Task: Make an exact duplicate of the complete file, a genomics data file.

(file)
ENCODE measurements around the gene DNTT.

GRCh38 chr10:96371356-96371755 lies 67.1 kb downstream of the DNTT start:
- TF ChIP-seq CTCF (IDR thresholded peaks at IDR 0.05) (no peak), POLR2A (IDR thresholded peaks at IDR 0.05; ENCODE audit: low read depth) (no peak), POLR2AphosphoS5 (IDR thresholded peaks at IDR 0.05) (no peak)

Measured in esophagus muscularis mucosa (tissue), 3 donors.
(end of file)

ENCODE measurements around the gene DNTT.

GRCh38 chr10:96371356-96371755 lies 67.1 kb downstream of the DNTT start:
- TF ChIP-seq CTCF (IDR thresholded peaks at IDR 0.05) (no peak), POLR2A (IDR thresholded peaks at IDR 0.05; ENCODE audit: low read depth) (no peak), POLR2AphosphoS5 (IDR thresholded peaks at IDR 0.05) (no peak)

Measured in esophagus muscularis mucosa (tissue), 3 donors.